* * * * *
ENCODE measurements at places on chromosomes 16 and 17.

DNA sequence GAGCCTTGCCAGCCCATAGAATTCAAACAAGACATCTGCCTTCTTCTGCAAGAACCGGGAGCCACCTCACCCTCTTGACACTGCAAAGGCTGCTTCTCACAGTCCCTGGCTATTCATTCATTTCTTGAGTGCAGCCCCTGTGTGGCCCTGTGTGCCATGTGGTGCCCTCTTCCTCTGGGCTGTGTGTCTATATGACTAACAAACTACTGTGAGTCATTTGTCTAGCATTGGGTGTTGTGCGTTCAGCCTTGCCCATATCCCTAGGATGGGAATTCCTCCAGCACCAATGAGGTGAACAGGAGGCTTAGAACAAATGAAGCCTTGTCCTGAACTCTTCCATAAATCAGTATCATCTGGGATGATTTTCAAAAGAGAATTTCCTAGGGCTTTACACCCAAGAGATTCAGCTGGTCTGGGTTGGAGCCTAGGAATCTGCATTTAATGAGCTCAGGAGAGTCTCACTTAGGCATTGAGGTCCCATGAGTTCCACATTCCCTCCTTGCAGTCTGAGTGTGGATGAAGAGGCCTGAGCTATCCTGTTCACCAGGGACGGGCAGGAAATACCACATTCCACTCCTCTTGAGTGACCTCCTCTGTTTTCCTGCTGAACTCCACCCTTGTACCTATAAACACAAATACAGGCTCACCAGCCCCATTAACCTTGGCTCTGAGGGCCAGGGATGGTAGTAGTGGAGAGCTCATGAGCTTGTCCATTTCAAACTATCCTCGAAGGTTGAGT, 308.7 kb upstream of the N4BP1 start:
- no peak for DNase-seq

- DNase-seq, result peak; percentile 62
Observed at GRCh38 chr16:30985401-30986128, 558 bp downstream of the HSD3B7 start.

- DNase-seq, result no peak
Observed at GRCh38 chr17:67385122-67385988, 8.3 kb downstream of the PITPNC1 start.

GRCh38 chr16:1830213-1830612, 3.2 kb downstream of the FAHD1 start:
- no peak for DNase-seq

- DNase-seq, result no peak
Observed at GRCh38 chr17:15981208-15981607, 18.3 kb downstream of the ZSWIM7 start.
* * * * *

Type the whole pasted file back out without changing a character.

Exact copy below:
ENCODE measurements at places on chromosomes 16 and 17.

DNA sequence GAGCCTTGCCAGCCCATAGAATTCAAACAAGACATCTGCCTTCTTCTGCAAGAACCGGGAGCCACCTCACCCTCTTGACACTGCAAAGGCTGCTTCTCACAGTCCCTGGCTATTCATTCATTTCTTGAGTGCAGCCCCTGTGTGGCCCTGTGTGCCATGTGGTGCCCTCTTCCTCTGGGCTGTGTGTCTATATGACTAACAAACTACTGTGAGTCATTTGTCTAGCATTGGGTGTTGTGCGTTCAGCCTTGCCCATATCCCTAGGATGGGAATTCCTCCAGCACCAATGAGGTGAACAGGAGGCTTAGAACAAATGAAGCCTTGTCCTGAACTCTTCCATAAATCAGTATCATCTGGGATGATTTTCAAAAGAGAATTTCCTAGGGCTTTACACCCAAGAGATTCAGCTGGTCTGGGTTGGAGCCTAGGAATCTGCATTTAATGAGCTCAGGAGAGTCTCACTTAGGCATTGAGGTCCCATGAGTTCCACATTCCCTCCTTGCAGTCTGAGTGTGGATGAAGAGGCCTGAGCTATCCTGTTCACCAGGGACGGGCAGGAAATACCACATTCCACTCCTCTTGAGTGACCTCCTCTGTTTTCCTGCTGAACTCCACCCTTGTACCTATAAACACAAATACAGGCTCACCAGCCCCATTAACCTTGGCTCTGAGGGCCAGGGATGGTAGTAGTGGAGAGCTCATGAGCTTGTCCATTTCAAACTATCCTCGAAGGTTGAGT, 308.7 kb upstream of the N4BP1 start:
- no peak for DNase-seq

- DNase-seq, result peak; percentile 62
Observed at GRCh38 chr16:30985401-30986128, 558 bp downstream of the HSD3B7 start.

- DNase-seq, result no peak
Observed at GRCh38 chr17:67385122-67385988, 8.3 kb downstream of the PITPNC1 start.

GRCh38 chr16:1830213-1830612, 3.2 kb downstream of the FAHD1 start:
- no peak for DNase-seq

- DNase-seq, result no peak
Observed at GRCh38 chr17:15981208-15981607, 18.3 kb downstream of the ZSWIM7 start.